But I thought of Allison Tate. I thought of the collection of pictures on my laptop, all of a precious baby boy but not his mother. Of a woman pushed into motherhood two months earlier than planned, and how much I longed for and planned and endured to bring this baby into the world. Of how much I’ve changed, and how much stronger I’ve become.
And I stepped in.
I’m stiff in the first few. You can sense my awkwardness as I stand in my plain, new-ish shirt that already looks old, stained with spit-up and soft from many washes. My hair has grown long since the spring, and I’ve taken to pulling it into a messy, unkempt knot at night. I’m wearing makeup, but it’s smudged and minimal. Reminders of teenage acne dot my cheeks. I look tired.
But beautiful, too.
I think I look beautiful.
I didn’t expect that. Didn’t dare even hope for it. When Spence wanted to take pictures of Ollie and me, indulged him because he’s my husband and I love him and, deep down, I would like photographic evidence that I was here during this time in my son’s life.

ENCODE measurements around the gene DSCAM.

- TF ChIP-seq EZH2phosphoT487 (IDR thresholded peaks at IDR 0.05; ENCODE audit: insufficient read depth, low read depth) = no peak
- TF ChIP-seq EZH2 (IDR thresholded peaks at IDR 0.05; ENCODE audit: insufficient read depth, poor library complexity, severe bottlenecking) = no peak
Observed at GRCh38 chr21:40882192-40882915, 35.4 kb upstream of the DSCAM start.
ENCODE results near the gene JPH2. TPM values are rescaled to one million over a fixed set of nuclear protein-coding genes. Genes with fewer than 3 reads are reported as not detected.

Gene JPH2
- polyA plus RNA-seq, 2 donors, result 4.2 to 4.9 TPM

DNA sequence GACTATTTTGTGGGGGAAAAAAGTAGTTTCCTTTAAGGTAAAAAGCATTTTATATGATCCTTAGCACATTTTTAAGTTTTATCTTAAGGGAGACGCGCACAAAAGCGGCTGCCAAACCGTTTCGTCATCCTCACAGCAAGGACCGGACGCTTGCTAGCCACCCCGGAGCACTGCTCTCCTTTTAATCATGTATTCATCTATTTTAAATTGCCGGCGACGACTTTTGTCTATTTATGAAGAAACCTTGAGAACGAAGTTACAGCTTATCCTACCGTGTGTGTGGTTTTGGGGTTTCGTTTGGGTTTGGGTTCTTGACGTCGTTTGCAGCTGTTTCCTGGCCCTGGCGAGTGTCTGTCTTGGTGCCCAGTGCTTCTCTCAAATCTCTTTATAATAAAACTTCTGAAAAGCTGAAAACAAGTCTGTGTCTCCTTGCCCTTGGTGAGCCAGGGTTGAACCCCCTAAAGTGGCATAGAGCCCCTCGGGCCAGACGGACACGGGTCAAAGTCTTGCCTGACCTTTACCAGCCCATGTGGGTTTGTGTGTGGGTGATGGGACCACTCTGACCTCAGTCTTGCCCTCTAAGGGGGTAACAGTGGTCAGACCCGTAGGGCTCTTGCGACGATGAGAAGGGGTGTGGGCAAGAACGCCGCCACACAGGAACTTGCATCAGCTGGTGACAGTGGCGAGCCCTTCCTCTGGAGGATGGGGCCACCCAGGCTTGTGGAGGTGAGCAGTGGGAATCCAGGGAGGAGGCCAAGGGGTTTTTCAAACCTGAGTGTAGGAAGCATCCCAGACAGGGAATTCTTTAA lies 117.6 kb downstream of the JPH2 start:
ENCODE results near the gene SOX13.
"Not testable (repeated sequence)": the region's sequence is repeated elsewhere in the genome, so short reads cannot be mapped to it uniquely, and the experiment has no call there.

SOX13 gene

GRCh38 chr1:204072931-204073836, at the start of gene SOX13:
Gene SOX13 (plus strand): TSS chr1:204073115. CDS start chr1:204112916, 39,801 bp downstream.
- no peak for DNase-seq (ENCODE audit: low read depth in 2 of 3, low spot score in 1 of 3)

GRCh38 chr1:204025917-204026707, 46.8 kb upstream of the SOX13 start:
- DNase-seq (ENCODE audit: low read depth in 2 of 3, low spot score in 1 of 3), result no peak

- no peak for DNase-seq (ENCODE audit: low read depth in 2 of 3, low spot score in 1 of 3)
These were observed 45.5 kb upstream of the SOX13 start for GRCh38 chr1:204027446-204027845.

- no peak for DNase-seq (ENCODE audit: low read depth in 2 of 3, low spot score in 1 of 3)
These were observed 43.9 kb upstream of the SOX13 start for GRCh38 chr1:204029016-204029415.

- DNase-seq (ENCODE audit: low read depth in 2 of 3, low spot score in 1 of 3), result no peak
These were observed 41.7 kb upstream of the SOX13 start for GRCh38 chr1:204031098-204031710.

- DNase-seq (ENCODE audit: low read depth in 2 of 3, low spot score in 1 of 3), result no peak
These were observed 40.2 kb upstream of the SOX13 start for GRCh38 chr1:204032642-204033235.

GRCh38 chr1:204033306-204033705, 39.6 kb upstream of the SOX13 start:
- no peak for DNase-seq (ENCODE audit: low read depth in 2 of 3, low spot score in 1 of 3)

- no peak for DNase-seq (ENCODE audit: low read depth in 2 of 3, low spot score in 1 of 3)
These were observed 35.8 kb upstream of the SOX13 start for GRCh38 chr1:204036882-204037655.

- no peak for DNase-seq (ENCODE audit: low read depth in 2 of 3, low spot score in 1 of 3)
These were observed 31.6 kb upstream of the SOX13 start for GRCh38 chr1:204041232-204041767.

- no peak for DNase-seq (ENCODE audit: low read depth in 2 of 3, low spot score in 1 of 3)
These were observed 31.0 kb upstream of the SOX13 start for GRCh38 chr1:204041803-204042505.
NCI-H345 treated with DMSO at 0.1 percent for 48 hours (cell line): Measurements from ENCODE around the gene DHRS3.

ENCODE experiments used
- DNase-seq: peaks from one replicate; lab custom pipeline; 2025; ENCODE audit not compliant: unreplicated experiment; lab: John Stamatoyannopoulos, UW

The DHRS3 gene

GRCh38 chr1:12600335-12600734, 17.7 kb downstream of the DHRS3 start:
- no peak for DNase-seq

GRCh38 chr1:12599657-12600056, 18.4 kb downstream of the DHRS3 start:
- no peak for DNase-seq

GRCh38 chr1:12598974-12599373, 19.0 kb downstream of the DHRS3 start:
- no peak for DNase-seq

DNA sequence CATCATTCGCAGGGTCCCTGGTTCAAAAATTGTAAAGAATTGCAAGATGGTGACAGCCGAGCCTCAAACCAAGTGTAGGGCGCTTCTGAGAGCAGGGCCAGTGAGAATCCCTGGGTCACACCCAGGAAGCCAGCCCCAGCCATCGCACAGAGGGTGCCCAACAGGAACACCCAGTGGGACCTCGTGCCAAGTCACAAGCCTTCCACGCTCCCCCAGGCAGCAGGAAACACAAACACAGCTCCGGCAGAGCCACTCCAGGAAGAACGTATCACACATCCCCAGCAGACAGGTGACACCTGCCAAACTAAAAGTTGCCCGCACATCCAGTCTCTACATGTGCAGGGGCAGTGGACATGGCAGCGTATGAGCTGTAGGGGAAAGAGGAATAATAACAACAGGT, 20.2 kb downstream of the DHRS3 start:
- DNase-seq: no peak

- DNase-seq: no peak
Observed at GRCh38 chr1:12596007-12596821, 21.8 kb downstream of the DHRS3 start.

I mean, I’m obviously here. I’m catching tossed pacifiers, making bottles, changing the diaper trash in his nursery, washing onesies. I’m avoiding his splashes during baths in the sink and laughing with his dad over his hilarious expressions, doing anything and everything I can to make him grin.
I’m rocking him at 2 a.m., and 3 a.m., and sometimes 4 a.m. His dad and I are making major and minor medical decisions for him, looking for symptoms and calling doctors. I’m dealing with insurance, grappling with post-NICU anxiety, folding his blankets. I’m sending long missives to friends about he’s doing and uploading his sweet, chunky face to Instagram.
But he won’t know that. He won’t remember.
“I’m everywhere in their young lives, and yet I have very few pictures of me with them,” Tate writes. “Someday I won’t be here — and I don’t know if that someday is tomorrow or thirty or forty or fifty years from now — but I want them to have pictures of me. I want them to see the way I looked at them, see how much I loved them. I am not perfect to look at and I am not perfect to love, but I am perfectly their mother.”
I look through these photos from a sunny afternoon and feel joy, and hope, and love. I sense all the dreams I have for Oliver pouring from my arms into his little body. I see the recognition in his own face — This is my mother — and feel my own: This is my son.
My body hasn’t “bounced back” from baby. That double-chin is prominent. I look exhausted and greasy, a little threadbare and worn thin at the edges.
But I’m in the picture. I want to always be there, holding and loving him.
And thirty years from now? My 30-year-old son might turn to me and smile.
“Wow, Mom,” he’ll say. “You’re so pretty. So young.”